Tools for Practice Outils pour la pratique

#122 Lipoproteins: The risk of (over)interpreting these risk factors?

Does lipoprotein testing (like apolipoprotein B) provide meaningful cardiovascular disease (CVD) risk assessment or management information? (For this article, “lipoproteins” do not include LDL or HDL).

Lipoproteins (like apolipoprotein B) are associated with CVD but so are ~300 other risk factors. Lipoproteins do not add meaningfully to risk estimation before treatment or prediction of benefit with treatment. Assess risk with CVD risk calculators and treat with proven therapies. 

CFPCLearn Logo

Reading Tools for Practice Article can earn you MainPro+ Credits

La lecture d'articles d'outils de pratique peut vous permettre de gagner des crédits MainPro+

Join Now S’inscrire maintenant

Already a CFPCLearn Member? Log in

Déjà abonné à CMFCApprendre? Ouvrir une session

Primarily systematic reviews of cohort studies examining apolipoprotein B, AI, B/AI ratio, lipoprotein(a) and lipoprotein-associated phospholipase A2. 
  • Are lipoproteins associated with CVD? Yes. 
    • Five systematic reviews1-5 with 23-40 studies: All lipoproteins are associated with CVD.  
      • Example: Higher apolipoprotein B, relative risk 1.99 (1.65-2.39).1  
  • Do lipoproteins add to risk prediction models? No. 
    • Systematic review6 with 37 studies. Taking standard risk prediction tools and: 
      • Replacing total cholesterol/HDL with any lipoprotein made prediction worse.   
      • Adding any lipoprotein improved overall risk prediction by ≤0.0018 (from 0.7244 area-under-the-curve), a clinically meaningless value.  
        • For comparison, leukocyte count improves prediction by 0.0036.7 
    • Reclassification: Limiting lipoprotein testing to patients at moderate (10%-<20%) 10-year CVD risk and treating those reclassified as high risk would require testing 801-4,541 to prevent one CVD event in 10 years.6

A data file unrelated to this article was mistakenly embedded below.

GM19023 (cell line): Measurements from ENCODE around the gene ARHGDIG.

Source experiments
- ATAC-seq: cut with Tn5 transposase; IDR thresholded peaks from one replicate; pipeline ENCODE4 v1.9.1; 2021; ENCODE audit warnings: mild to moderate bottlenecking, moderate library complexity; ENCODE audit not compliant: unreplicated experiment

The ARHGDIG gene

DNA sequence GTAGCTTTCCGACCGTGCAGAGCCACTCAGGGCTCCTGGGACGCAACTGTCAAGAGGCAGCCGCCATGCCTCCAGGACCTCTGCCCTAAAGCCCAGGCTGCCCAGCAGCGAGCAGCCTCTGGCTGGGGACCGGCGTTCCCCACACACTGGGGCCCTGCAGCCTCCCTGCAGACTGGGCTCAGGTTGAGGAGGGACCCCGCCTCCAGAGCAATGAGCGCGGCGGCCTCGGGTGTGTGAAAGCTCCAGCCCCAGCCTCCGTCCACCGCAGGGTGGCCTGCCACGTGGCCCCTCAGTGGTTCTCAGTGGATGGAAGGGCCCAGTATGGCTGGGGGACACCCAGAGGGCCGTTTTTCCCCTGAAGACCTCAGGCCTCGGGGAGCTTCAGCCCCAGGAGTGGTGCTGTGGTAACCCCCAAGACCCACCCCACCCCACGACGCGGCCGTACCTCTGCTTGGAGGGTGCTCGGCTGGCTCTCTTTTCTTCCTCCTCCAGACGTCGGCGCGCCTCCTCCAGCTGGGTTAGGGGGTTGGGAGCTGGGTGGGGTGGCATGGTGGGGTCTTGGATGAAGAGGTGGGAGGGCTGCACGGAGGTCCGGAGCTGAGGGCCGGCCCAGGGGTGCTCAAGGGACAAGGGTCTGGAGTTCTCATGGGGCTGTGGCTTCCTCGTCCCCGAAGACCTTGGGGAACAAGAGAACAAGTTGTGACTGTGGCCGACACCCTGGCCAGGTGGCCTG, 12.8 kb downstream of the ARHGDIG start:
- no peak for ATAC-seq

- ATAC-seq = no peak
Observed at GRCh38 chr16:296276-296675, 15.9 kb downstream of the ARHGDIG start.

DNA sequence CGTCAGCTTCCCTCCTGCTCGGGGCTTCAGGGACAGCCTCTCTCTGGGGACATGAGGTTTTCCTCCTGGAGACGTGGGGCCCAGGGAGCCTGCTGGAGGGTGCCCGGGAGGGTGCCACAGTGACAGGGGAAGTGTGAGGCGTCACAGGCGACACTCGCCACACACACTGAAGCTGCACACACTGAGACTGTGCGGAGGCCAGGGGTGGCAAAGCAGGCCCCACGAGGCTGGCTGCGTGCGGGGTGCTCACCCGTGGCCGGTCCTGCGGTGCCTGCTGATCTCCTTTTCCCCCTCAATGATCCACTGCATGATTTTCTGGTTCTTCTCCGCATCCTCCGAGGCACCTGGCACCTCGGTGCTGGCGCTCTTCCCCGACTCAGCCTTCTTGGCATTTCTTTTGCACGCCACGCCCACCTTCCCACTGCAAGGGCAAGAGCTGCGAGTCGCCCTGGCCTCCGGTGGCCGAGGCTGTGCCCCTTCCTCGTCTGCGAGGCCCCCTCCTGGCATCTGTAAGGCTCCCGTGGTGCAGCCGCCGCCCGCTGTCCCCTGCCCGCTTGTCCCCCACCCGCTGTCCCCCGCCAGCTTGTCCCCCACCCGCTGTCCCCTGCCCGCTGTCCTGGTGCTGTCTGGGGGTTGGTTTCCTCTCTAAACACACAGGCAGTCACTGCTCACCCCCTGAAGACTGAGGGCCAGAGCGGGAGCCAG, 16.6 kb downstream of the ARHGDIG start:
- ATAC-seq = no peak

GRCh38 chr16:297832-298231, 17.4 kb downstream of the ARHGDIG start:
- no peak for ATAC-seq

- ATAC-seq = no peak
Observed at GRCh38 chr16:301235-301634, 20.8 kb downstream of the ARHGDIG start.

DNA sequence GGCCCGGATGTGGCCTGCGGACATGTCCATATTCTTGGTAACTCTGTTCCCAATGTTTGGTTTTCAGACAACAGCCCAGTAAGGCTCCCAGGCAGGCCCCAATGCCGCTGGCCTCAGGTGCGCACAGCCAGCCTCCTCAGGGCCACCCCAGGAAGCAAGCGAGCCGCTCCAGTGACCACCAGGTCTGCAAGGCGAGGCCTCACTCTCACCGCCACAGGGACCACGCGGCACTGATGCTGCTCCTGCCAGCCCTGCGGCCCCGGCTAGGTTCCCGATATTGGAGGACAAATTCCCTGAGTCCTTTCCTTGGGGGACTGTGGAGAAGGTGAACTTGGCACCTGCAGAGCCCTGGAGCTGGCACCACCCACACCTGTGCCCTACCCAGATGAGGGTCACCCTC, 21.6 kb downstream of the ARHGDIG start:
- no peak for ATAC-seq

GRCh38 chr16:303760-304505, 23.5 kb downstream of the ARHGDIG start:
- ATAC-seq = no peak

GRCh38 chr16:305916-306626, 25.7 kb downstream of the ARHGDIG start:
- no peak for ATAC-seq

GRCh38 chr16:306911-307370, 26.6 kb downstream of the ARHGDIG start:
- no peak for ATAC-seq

• Do changes in lipoproteins predict benefit? No. 
    • One randomized controlled trial of 15,828 CVD patients demonstrated that using darapladib (lipoprotein-associated phospholipase A2 inhibitor) did not change CVD outcomes.8  
    • Two systematic reviews9,10 with 8-25 studies: Apolipoprotein B changes did not predict benefit better than LDL and maybe worse than non-HDL cholesterol.   
      • Regardless, monitoring is not required to predict statin benefit.   
  • There are ~300 CVD risk factors.11  
  • Many drugs (ezetimibe,12 torcetrapib,13 niacin,14 aleglitazar,15 rosiglitazone,16 darapladib,8 etc.) improve biomarkers but do not change or worsen CVD.    
  • 2012 Canadian guidelines recommend apolipoprotein B as an alternate biomarker for CVD risk and for treatment target.17 New US Guidelines do not.18   

Latest Tools for Practice
Derniers outils pour la pratique

#370 Antibiotics or no antibiotics for acute diverticulitis, that is the question!

Do antibiotics change clinical outcomes for patients with acute uncomplicated diverticulitis?
Read Lire 0.25 credits available Crédits disponibles

#369 Remind me, do medications that target brain amyloid improve my dementia?

Are amyloid-targeting monoclonal antibodies safe and effective for mild cognitive impairment or Alzheimer’s dementia?
Read Lire 0.25 credits available Crédits disponibles

#368 Sodium Restriction in Heart Failure: Beneficial or pouring salt in the wound?

Does sodium restriction improve outcomes in patients with chronic heart failure?
Read Lire 0.25 credits available Crédits disponibles

This content is certified for MainPro+ Credits, log in to access

Ce contenu est certifié pour les crédits MainPro+, Ouvrir une session

  • G. Michael Allan MD CCFP
  • Grenvil Gracias MSc MD

1. Thompson A, Danesh J. J Intern Med 2006; 259:481-92.

2. Emerging Risk Factors Collaboration, Di Angelantonio E, Sarwar N, et al. JAMA. 2009; 302:1993-2000.

3. Erqou S, Thompson A, Di Angelantonio E, et al. J Am Coll Cardiol. 2010; 55:2160-7.

4. Danesh J, Collins R, Peto R, et al. Circulation. 2000; 102:1082-5.

5. Lp-PLA(2) Studies Collaboration, Thompson A, Gao P, et al. Lancet. 2010 May 1; 375(9725):1536-44.

6. Emerging Risk Factors Collaboration, Di Angelantonio E, Gao P, et al. JAMA. 2012; 307:2499-506.

7. Emerging Risk Factors Collaboration, Kaptoge S, Di Angelantonio E, et al. N Engl J Med. 2012; 367:1310-20.

8. STABILITY Investigators, White HD, Held C, et al. N Engl J Med. 2014; 370:1702-11.

9. Robinson JG, Wang S, Jacobson TA. Am J Cardiol. 2012; 110:1468-76.

10. Boekholdt SM, Arsenault BJ, Mora S, et al. JAMA. 2012; 307(12):1302-9.

11. Vinereanu D. Herz. 2006; 31 Suppl 3:5-24.

12. Allan GM, Zarnke KB. Tools for Practice.

13. Barter PJ, Caulfield M, Eriksson M, et al. N Engl J Med. 2007;357:2109-22.

14. Kolber MR, Allan GM. Tools for Practice.

15. Lincoff AM, Tardif JC, Schwartz GG, et al. JAMA. 2014;311:1515-25.

16. Korownyk C, Allan GM. Tools for Practice.

17. Anderson TJ, Grégoire J, Hegele RA, et al. Can J Cardiol. 2013; 29(2):151-67.

18. Stone NJ, Robinson JG, Lichtenstein AH, et al. Circulation. 2014; 129(25 Suppl 2):S1-45

Authors do not have any conflicts of interest to declare.

Les auteurs n’ont aucun conflit d’intérêts à déclarer.